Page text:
This paper summarizes important findings from the ongoing National Institute for Occupational Safety and Health (NIOSH) gas well stability research. Over the past seven years, field instrumentation results from NIOSH case studies and active mine-by case studies indicate that, under shallower covers, the measured horizontal displacements within the longwall abutment pillar are one order of magnitude higher than those measured under deep cover. Longwall-induced horizontal displacements occur along weak-to-strong rock interfaces; the sharper the bending stiffness contrast across the interfaces, the larger the longwall-induced horizontal displacements. Longwall-induced vertical compressions under shallower covers are, on the other hand, one order of magnitude lower than those under deep covers. Subsurface strata dip may magnify or reduce longwall-induced horizontal displacements. Uncemented production casings serve to uncouple longwall-induced deformations and stresses from the production casing. A case study is presented to illustrate the importance of leaving the production casing uncemented.


Since 2003, over 1,800 unconventional shale gas wells have been drilled through active and future Pittsburgh Seam coal reserves in Pennsylvania, West Virginia, and Ohio. These unconventional gas wells, whether tapped into the Marcellus or Utica formations, contain very high gas pressure and volume. Strata deformations associated with underground longwall coal mining could induce stresses and deformations in the shale gas well casings, which in certain situations could compromise the mechanical integrity of the production, intermediate, and coal protection casings. Damaged well casings could potentially introduce high-pressure, high-volume explosive gas into underground mine workings to jeopardize underground miners’ safety and health.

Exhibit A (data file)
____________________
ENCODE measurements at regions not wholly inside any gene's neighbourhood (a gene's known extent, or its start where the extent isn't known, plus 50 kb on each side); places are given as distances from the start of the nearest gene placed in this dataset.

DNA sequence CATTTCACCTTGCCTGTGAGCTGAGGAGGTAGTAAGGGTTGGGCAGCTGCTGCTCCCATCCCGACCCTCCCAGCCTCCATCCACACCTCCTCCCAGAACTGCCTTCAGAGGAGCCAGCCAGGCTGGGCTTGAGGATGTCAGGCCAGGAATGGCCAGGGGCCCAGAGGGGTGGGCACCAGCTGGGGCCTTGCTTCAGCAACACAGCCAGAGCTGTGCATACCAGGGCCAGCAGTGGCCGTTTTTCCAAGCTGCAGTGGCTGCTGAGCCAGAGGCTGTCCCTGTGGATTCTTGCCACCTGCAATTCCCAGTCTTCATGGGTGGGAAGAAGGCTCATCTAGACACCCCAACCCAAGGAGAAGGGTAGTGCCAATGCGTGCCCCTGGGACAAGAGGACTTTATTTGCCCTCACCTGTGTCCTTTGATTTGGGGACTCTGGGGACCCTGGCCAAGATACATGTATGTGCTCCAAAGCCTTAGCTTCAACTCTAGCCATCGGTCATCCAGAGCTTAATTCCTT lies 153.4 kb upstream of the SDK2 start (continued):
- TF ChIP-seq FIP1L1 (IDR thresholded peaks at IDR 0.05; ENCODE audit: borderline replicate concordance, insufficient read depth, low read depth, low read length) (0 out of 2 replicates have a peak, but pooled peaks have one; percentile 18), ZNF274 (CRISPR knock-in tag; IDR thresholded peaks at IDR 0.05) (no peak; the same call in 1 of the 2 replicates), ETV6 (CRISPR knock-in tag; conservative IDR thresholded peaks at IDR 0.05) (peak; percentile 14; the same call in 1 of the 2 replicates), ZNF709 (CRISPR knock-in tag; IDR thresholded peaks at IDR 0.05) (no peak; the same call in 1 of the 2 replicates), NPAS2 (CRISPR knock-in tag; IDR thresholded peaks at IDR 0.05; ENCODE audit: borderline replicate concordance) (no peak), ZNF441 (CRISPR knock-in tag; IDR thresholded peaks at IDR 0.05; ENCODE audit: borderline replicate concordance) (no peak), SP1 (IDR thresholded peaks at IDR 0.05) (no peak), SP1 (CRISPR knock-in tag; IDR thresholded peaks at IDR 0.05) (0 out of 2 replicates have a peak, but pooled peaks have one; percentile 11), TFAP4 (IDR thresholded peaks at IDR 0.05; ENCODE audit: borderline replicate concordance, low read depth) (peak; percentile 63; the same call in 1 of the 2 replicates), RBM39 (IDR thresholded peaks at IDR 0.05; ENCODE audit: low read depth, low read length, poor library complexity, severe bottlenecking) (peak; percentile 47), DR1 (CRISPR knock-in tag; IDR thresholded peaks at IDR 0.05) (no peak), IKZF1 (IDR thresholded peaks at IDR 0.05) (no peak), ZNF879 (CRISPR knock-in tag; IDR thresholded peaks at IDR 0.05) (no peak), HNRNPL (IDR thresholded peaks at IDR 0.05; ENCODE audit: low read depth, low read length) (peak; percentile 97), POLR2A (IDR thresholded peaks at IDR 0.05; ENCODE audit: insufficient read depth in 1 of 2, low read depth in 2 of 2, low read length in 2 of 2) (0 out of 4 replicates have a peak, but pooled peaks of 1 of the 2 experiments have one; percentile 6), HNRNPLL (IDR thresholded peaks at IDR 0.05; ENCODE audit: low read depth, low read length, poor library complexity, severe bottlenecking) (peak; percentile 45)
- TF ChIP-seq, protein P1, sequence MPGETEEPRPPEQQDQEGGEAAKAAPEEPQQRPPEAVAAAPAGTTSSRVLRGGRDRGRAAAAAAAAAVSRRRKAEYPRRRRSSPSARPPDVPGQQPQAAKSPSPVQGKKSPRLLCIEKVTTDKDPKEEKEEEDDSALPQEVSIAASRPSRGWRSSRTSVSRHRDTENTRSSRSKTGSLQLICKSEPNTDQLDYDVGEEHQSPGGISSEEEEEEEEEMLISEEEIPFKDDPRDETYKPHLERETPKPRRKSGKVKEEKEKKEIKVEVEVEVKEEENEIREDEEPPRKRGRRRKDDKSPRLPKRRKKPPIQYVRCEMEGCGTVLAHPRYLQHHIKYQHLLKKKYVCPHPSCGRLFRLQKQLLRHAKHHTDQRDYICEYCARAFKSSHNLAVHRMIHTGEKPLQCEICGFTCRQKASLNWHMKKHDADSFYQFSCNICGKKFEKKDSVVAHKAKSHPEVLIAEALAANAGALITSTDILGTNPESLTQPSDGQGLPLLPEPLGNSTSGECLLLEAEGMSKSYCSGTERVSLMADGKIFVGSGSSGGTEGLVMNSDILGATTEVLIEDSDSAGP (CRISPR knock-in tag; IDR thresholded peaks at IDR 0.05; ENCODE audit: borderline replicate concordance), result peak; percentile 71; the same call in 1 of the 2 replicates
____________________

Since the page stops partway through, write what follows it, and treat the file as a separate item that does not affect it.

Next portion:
To provide critical scientific data to the stakeholders, which includes the Mine Safety and Health Administration (MSHA), the Pennsylvania Department of Environmental Protection (PADEP), the West Virginia Department of Mine Safety (WVDMS), the Ohio Department of Natural Resources (OHDNR), coal operators, and gas operators, NIOSH initiated a research program in 2016 to evaluate the effects of longwall-induced deformations on shale gas well casing stability under deep as well as shallow covers. The effects of longwall-induced subsurface deformations on shale gas well casing stability under deep cover, under medium cover, and under shallow cover were published previously (Su et al., 2018a and 2018b; Su et al., 2019a and 2019b; Su et al., 2020; Zhang et al., 2020; Su and Zhang, 2021; Su et al., 2021). This paper focuses on a case study that illustrates the importance of leaving the production casing uncemented.

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